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Diagnostic ultrasound uses piezoelectric crystal to produce sound beams in the range of 2-50MHz. The sound beam penetrates the patient, reflects off of tissues at acoustic interfaces, and returns to the crystal where it is detected. 

The sound beam reflects within tissues at acoustic interfaces. An acoustic interface is where two different tissues are adjacent to each other, and may mean the capsules surrounding tissues, adjacent structures within organs or different cells within tissues. When the sound beam is reflected and returns to the transducer, the strength of the returning beam (amplitude) is displayed as a grey scale pixel where the whiter or brighter the pixel, the greater the amplitude of the returning sound. The time the sound beam took to return determines the depth that the sound beam reached and determines where on the image that pixel is placed.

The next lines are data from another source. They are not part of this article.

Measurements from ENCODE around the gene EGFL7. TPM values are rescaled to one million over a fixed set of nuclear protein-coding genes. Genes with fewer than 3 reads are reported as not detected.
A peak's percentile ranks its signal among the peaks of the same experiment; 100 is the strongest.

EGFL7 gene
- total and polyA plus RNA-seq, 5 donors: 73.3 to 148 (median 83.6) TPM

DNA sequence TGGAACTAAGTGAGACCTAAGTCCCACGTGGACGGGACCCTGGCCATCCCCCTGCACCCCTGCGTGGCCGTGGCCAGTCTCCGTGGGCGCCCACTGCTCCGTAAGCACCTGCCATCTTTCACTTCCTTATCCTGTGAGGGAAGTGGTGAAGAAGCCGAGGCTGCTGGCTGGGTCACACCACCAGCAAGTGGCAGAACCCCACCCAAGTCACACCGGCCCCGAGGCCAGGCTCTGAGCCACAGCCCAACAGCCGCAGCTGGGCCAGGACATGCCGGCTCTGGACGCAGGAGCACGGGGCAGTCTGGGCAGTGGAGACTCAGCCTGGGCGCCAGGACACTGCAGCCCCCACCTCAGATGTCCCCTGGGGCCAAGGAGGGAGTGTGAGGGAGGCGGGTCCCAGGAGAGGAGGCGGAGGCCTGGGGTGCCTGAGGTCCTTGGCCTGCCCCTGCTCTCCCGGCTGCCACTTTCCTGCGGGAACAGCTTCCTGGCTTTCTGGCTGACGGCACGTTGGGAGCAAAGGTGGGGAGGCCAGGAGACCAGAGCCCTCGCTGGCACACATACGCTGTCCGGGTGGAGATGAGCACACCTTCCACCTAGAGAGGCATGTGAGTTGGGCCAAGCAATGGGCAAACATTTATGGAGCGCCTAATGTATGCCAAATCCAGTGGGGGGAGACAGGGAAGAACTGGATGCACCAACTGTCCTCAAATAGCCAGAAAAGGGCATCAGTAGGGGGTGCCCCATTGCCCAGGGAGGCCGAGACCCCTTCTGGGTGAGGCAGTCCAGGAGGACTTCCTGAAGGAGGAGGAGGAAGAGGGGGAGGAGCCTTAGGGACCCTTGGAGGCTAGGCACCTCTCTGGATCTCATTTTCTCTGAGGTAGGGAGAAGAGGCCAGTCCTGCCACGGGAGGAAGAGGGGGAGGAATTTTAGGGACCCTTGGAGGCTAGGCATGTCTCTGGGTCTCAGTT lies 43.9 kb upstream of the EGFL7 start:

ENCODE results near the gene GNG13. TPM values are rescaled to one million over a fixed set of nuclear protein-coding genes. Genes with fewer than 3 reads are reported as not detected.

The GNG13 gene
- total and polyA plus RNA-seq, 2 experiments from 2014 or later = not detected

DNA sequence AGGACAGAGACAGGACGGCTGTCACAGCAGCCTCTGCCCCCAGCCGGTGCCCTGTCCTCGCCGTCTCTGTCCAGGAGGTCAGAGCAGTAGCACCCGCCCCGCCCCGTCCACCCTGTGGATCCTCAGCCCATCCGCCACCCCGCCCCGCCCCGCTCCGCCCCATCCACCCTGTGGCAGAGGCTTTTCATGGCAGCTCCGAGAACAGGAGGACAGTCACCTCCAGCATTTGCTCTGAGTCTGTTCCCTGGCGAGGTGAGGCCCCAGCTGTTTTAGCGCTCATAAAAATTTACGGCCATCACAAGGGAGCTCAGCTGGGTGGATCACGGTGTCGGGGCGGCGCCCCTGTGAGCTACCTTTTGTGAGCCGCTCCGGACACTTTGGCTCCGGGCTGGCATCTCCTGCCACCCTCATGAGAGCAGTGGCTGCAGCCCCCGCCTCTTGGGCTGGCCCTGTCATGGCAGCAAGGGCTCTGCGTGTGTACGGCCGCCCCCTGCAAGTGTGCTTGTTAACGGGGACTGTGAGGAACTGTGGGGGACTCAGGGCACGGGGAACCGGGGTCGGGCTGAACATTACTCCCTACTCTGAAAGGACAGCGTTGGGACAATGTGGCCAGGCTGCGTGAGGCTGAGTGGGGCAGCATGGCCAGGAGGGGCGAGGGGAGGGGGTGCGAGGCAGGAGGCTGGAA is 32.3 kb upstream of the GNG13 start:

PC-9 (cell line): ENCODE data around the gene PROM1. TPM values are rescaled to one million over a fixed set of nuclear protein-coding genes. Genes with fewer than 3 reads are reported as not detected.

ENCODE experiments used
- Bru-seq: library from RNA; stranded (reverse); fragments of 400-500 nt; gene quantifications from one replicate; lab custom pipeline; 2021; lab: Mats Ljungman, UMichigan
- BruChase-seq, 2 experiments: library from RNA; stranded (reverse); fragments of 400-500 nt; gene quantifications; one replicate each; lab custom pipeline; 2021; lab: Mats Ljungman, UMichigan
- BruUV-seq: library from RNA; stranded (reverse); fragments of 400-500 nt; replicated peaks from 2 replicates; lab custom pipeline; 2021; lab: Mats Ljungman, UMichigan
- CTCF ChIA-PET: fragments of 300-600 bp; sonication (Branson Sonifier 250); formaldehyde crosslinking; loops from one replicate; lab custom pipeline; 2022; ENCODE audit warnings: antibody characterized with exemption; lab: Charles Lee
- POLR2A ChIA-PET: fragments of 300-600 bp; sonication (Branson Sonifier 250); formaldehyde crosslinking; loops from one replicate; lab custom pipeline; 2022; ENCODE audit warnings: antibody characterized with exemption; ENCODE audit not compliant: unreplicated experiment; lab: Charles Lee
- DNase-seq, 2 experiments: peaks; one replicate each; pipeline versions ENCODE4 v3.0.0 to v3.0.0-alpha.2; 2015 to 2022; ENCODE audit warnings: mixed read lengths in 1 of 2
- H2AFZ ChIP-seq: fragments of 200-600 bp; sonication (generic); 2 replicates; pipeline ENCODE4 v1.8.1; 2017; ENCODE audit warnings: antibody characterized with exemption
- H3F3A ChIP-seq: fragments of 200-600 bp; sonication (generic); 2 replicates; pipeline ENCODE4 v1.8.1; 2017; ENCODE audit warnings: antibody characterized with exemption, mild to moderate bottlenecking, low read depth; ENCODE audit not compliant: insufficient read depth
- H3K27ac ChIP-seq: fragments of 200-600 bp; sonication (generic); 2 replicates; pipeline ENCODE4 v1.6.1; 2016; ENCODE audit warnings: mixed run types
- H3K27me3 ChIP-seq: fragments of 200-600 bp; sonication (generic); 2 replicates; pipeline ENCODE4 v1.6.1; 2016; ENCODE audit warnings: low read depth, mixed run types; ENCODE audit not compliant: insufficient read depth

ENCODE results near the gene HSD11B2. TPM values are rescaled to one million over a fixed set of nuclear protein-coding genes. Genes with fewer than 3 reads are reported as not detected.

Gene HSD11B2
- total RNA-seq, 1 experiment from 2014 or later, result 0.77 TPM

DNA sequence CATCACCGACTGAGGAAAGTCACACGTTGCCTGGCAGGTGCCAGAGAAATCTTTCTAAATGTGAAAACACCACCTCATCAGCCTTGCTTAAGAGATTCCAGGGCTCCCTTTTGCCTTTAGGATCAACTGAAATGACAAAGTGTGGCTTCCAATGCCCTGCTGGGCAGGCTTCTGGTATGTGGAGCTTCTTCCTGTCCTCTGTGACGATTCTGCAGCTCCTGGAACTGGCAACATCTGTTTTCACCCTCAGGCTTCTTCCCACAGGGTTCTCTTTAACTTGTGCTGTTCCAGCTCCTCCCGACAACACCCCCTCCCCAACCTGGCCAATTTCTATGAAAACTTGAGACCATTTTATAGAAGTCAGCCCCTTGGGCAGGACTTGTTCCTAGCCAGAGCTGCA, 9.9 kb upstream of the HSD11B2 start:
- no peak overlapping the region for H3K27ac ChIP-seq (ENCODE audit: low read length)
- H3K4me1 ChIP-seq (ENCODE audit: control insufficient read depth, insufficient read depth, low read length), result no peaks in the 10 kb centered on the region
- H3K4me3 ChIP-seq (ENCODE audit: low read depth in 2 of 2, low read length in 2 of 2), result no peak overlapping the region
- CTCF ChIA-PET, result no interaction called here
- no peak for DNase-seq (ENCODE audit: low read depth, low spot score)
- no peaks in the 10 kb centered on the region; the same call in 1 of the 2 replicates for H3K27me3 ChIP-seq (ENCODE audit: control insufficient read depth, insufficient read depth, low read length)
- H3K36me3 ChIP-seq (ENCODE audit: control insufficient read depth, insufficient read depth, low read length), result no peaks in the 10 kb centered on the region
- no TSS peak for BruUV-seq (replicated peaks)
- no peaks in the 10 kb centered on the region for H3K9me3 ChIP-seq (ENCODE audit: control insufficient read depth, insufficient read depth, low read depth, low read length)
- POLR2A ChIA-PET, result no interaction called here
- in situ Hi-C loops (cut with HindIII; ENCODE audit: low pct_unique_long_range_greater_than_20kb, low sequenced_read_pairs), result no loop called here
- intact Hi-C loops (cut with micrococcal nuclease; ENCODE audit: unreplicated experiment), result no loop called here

The higher the frequency of sound used, the better the resolution of the end image and the more likely small changes will be identifiable. However higher frequency = less penetration. So for deeper structures a lower frequency is needed. As an example a 12MHz sound beam can usually penetrate to a maximum depth of 8-10cm while a 2MHz beam can penetrate to around 25cm. 

Another consideration for ultrasound is the region of interest. The strongest reflections are at gas-fluid/soft tissue and bone-fluid/soft tissue interfaces. This means that when the sound beam meets air or bone, almost the entire beam is reflected back and tissue deep to the interface cannot be evaluated. Gastrointestinal gas can prevent full evaluation of the abdomen and lung changes cannot be seen at all unless they extend to the visceral pleura.

Recently the use of ultrasound to identify the presence of abnormal gas in marine mammals was described (Dennison et al., Bubbles in marine mammals. 2011, Proc B Royal Soc).

In general, ultrasound is most useful for evaluation of superficial soft tissue damage, ocular disease, peripheral pulmonary or pleural disease and abdominal disease. The size of the patient can become a limiting factor depending on the organ system that needs to be evaluated. 

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